Shout! Factory // 1973 // 84 Minutes // Rated R
Reviewed by Appellate Judge Mac McEntire // October 15th, 2010
These girls do exactly what you think they do.
"This movie is so terrible, it might make some money."
-- Director Ivan Reitman
A couple (Eugene Levy, American Pie, and Andrea Martin, Black Christmas) ends up stuck in a small town when their car breaks down. While it's in the shop, the young lovers stay at a seedy motel, where they learn a local legend about three beautiful women who seduced men, killed them, and then cooked and devoured them. The couple then visits a local "restaurant," which is also the home of a bizarre reverend (Ronlad Ulrich) and his three lovely but mysterious lady companions. Could they be...Cannibal Girls?
Every trashy B-movie needs some sort of claim to fame to distinguish itself from all the other trashy B-movies. In the case of Cannibal Girls, that would be the warning bell. How this works is that just before there is a gory scene, a bell goes off, alerting squeamish viewers that something horrific is about to happen so they can turn away from the screen. Then, when the scares are over, a doorbell-like chime plays, letting viewers know that the horror is over, and it's OK to look again. This only "sort of" works. First, it's inconsistent, in that there are some bloody shots that are not forewarned by the bell, and in other cases the ending chime goes off when there's still blood on screen. Second, it's not so much a bell, but an old-timey car horn going "A-oo-ga! A-oo-ga!" The unexpected loudness of it will startle you more than the fakey karo syrup blood. The bell is also a spoiler of sorts, in that it's a jump scare before the real jump scare. Basically, it's a William Castle-style gimmick to get butts in seats for an otherwise ho-hum low budget cannibal flick.
With Reitman, Levy, and Martin involved, you can probably guess that the tone is more horror-comedy than straightforward horror. Levy and Martin improvised a lot of their scenes as the sometimes-bickering, sometimes-horny young lovers, and the dialogue with the titular cannibal girls is loaded with all manner of double entendres about meat and eating. The horror half of the story isn't as prominent, with the occasional chase through the dark woods at night, or the girls stabbing some poor guy who thinks he's about to get lucky. The girls don't eat human flesh just for fun, mind you, but as part of some kind of cult ritual which requires them to (of course) cavort around topless, so there's that as well.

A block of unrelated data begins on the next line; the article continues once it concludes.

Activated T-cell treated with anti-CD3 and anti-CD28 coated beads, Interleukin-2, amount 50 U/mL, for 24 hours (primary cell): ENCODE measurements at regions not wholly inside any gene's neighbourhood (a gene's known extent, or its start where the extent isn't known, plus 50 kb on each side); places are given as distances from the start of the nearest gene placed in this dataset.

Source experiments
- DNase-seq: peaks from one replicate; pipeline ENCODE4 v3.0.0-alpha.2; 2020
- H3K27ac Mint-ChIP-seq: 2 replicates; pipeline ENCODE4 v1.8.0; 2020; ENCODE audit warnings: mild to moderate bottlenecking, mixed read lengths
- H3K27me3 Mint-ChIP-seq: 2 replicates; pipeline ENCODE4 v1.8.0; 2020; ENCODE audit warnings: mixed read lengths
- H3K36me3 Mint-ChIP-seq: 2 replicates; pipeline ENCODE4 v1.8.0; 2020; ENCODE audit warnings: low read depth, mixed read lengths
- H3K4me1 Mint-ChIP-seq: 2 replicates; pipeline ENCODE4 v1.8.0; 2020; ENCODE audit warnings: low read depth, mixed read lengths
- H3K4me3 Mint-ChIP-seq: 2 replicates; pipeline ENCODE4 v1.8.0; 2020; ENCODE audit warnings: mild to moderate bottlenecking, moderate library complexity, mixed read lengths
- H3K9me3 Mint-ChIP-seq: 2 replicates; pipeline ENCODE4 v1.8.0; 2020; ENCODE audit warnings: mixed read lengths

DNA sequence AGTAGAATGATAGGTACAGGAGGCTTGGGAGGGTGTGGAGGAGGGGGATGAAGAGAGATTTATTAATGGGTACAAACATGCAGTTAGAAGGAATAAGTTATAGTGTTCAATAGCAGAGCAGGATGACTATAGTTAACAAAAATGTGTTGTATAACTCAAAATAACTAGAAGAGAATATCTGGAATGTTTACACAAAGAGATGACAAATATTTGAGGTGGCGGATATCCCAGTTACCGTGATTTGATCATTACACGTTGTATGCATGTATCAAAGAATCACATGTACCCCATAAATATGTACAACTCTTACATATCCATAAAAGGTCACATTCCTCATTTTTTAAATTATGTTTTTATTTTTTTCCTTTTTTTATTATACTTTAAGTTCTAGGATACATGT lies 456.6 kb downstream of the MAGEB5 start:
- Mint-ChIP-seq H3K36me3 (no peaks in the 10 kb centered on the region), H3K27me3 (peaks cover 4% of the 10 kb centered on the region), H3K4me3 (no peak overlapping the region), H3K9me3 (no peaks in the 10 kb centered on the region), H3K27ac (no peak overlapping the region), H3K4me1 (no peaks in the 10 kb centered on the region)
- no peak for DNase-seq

Some famous funny names, the goofy warning bell, and the promise sexy flesh-eating females might have you thinking that this is a great time at the movies, but, sadly, that's not the case. Cannibal Girls commits the worst sin a B-movie can commit -- it's boring. Even with a slim 84-minute runtime, the movie is nonetheless loaded with padding. Levy and Martin's improv contains some funny beats, but these scenes go on forever. Similarly, their endless dinner conversations with the reverend have their moments, but they drag on and on. Subplots about a gruff local cop, a bunch of young tough guys, and the girls' hunchback-like servant don't go anywhere. You could cut this whole thing down to about 30 minutes and not lose any of the good stuff.
The pop culture gods and goddesses of Shout! Factory have treated the movie right. The video and audio have been cleaned up. Although there is some specks and grain present, the picture is mostly clean, and the sound is basic, but serviceable. The best of the bonus features is an interview with Reitman and producer Daniel Goldberg. They dish all the dirt about the movie's creation and distribution, such as how the original nine-day shooting schedule went on for two years, and the legally questionable tactics they took to get the movie a screening at Cannes. Levy is interviewed, in a butcher shop no less, joking about his involvement in the movie, and how ridiculous his hair looks in it. From there, we get the original theatrical trailer, TV spot, and radio spots. Thanks to an alternate audio track, you also have the option of watching the movie with or without the warning bell.
These girls might enjoy meat, but their movie is pure cheese. On the plus side, it's interesting to see how Ivan Reitman and Eugene Levy got their starts, but on the negative side, this horror-comedy is plodding, with not nearly enough horror or comedy to sustain most viewers' interests.
A-oo-ga! A-oo-ga! Guilty.
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Scales of Justice
Studio: Shout! Factory
* Full Frame
* Dolby Digital 1.0 Mono (English)
Running Time: 84 Minutes
Release Year: 1973
MPAA Rating: Rated R
* Warning Bell Audio Track
* TV/Radio Spots